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NOW A NETFLIX ORIGINAL SERIES
Lemony Snicket returns with the last book before the last book of his bestselling A Series of Unfortunate Events. Scream and run away before the secrets of the series are revealed!
Very little is known about Lemony Snicket and A Series of Unfortunate Events. What we do know is contained in the following brief list:
Even less is known about book the twelfth in this alarming phenomenon. What we do know is contained in the following brief list:
Sometimes, ignorance is bliss.
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Book DetailsISBN: 9780064410151
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Book Review: Penultimate Peril by Lemony Snicket - Reviewed by CloggieA (26 Dec 2016)
The Penultimate Peril is the twelfth book in A Series of Unfortunate Events by American author, Lemony Snicket (aka Daniel Handler). As we once again join the unlucky Baudelaire orphans, they find themselves in a taxi on the way to the Hotel Denouement.
Having narrowly escaped a burning hospital and already suffered the loss of their parents, the threat of marriage, slave labour, hypnosis, a terrible boarding school, being thrown down a lift shaft, being thrown in jail, acting in a freak show, being thrown off a mountain, almost dying from a lethal fungus and the murder of their Uncle Monty and Aunt Josephine at the hands of the evil Count Olaf and his nefarious assistants, the siblings are ever-vigilant of his reappearance. Luckily these well-mannered and uncomplaining children are also very resourceful: Violet invents, Klaus researches and Sunny cooks.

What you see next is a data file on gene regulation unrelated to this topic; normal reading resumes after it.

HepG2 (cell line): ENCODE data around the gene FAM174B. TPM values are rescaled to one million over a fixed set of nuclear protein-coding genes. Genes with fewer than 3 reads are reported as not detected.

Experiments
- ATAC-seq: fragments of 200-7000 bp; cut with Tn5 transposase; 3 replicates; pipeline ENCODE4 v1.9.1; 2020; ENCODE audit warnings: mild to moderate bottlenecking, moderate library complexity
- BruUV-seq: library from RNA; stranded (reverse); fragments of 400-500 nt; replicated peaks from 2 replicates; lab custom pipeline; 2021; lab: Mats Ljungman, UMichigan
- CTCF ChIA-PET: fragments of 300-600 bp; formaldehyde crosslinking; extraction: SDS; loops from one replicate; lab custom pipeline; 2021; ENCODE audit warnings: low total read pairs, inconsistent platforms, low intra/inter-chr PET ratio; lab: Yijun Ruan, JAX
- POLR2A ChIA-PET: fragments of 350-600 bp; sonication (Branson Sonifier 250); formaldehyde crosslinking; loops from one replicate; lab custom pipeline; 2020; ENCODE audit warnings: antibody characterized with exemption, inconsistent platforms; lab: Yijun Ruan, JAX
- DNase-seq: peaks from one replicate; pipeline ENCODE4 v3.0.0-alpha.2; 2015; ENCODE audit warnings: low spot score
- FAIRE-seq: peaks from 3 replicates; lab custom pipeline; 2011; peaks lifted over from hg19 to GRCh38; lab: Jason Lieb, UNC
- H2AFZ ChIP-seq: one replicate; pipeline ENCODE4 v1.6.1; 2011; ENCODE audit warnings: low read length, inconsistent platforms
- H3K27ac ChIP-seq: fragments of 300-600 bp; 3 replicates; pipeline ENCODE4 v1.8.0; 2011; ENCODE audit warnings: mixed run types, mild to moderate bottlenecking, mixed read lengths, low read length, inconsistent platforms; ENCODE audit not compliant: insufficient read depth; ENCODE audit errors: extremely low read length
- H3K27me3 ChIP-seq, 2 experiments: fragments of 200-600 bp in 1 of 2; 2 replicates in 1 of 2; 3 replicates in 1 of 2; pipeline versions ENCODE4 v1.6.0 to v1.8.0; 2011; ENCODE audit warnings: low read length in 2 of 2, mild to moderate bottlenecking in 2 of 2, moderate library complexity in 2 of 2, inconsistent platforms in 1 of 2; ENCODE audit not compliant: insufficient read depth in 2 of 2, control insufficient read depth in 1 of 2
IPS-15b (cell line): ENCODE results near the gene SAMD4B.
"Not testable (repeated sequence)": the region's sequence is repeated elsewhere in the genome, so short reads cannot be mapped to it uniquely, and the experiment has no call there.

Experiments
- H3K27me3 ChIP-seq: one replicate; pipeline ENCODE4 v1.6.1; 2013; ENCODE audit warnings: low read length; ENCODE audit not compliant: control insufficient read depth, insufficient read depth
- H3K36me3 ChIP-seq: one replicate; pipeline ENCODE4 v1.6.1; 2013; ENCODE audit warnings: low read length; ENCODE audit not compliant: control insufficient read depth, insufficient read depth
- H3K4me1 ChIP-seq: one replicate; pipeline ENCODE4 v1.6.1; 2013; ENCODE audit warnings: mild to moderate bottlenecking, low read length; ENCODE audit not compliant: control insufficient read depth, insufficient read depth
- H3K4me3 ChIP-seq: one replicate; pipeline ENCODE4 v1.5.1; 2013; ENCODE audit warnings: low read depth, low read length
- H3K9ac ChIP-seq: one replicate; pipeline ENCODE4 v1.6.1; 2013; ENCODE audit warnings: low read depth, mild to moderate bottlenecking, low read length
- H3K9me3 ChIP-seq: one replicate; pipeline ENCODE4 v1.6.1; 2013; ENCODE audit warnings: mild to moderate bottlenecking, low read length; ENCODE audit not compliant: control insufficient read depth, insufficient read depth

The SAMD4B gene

Snicket’s tone throughout is apologetic, sincere and matter-of-fact as he relates the unfortunate events in the children’s lives; his imaginative and even surreptitiously educational style will hold much appeal for younger readers, as will the persistent silliness of adults. Snicket’s word and phrase definitions are often hilarious. As always, the alliterative titles are delightful and Brett Helquist provides some wonderfully evocative illustrations.
This instalment sees the Baudelaires finally reaching the Hotel Denouement, where they dress as concierges to carry out observations of hotel guests: telling apart noble volunteers from treacherous villains proves difficult. They encounter most of their noble friends, many of whose foolish acts disappointed them, and those under whose charge they suffered much during all their adventures since they became orphans. A confrontation with Count Olaf and a harpoon has a very unfortunate outcome, and Count Olaf and the siblings stand trial to determine their innocence or guilt.
The theme of responsible adults letting down the siblings with foolish actions at every turn is getting a wee bit tired. All three Baudelaires are involved in acts which would not be considered noble, even if their intentions are pure: the story takes rather a black turn. The denouement of this extended tale is rather long and drawn out, and some readers may be relieved to have only one more book to complete the series, the thirteenth and final book aptly being titled The End.
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